Historically there were large coastal wetland complexes (or salt marshes) throughout Puget Sound. The size distribution of these complexes has shifted downward over the past 150 years because of shoreline development. The median size is about three-fifths the historical size. The Central Puget Sound area, where King County is located, has had the highest loss of wetland complexes, with less than 30 percent of the historic wetlands still remaining today. The largest tidal marshes within King County, located within the Duwamish River and Elliot Bay, were almost entirely filled and developed over the past 100 years. Of the remaining wetland complexes in King County, over 60 percent occur on Vashon and Maury Islands. Furthermore, the remaining 40 percent on the mainland shoreline have been highly altered, whereas the wetland complexes on the islands have not been as severely altered because of less development pressures. 

Submerged Aquatic Vegetation

There are only a few areas in Puget Sound with large tidal flats and huge expanses of seagrass beds, but because of the geology of the area these do not exist within King County. The Puget Sound shoreline in King County is dominated by relatively steep slopes, with a narrow shelf that was notched into by wave action as sea levels rose after the last glaciation. These shelves are relatively narrow, providing opportunities for patchy fringing seagrass beds (as opposed to large contiguous beds). There is also a species of nonnative seagrass (Zostera japonica) present on the shelves, though it generally grows at a higher intertidal height than the native seagrass (Z. marina). Although there are fringing seagrass beds throughout King County, there are currently fewer areas with kelp beds (primarily Laminaria and Nereocystis); the majority occur along the shorelines of Vashon and Maury Islands. It is believed that the extent of kelp beds was much greater in the early 1900s. Sargassum, a nonnative algal species, is found throughout King County’s marine shoreline in patchy beds. Although it does have the ability to displace native brown algae, it has also been shown that it generally supports a more species rich fauna community than the native brown algae.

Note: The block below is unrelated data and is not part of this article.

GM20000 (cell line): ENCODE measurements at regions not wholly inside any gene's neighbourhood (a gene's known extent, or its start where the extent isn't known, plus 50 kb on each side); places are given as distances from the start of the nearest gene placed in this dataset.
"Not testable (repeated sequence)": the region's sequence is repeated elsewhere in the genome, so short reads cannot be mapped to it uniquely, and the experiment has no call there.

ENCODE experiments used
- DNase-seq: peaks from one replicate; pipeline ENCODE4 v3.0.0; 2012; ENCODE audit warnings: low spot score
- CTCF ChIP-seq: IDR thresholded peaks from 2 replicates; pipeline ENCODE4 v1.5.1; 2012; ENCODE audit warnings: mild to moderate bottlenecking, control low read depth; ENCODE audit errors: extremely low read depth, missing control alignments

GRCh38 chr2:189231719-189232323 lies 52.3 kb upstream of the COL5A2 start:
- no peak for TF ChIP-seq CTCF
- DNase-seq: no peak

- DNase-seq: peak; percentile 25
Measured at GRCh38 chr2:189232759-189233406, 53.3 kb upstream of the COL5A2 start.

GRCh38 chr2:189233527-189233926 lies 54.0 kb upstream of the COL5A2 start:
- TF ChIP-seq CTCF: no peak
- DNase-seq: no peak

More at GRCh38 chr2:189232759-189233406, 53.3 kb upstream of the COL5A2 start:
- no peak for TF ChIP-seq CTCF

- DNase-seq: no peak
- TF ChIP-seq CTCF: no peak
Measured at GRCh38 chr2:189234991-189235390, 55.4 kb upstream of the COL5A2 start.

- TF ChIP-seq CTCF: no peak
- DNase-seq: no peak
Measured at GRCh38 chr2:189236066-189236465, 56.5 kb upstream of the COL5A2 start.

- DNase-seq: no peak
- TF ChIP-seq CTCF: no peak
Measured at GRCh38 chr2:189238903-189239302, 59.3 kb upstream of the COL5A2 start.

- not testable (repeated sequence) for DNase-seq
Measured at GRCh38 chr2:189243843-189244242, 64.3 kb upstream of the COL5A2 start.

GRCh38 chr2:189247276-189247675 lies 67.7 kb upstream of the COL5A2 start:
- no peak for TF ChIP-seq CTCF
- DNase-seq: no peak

Sediment Processes

Approximately 70 percent of the marine shoreline within King County has been armored or bulkheaded. These alterations have had a significant negative impact on the sediment delivery and transport processes. This armoring has caused the loss of 64 percent of all the eroding bluff sediment sources within King County. There has been a similar loss of accretion beaches, with almost 50 percent being lost, with a large portion of the remaining beaches being heavily altered by development. These impacts are more focused along the mainland shorelines, especially the northern half. The most intact shorelines are found along the southern most portions of the county and along Vashon and Maury Islands.

About the Author: 
Robert Fuerstenberg, Jennifer Vanderhoof, Jonathan Frodge, Kathryn Gellenbeck, Kollin Higgins, Klaus Richter, and Kim Stark collaborated to write the King County Biodiversity Report, which was published by the King County Department of Natural Resources and Parks as part of the Local Action for Biodiversity (LAB) project, a global biodiversity initiative. The report serves as the foundation of a plan for long-term protection of biodiversity in King County. Citation: King County. 2007. King County biodiversity report. King County Water and Land Resources Division, Department of Natural Resources and Parks. Prepared for International Council for Local Environmental Initiatives (ICLEI), Biodiversity Initiative. 102 pp.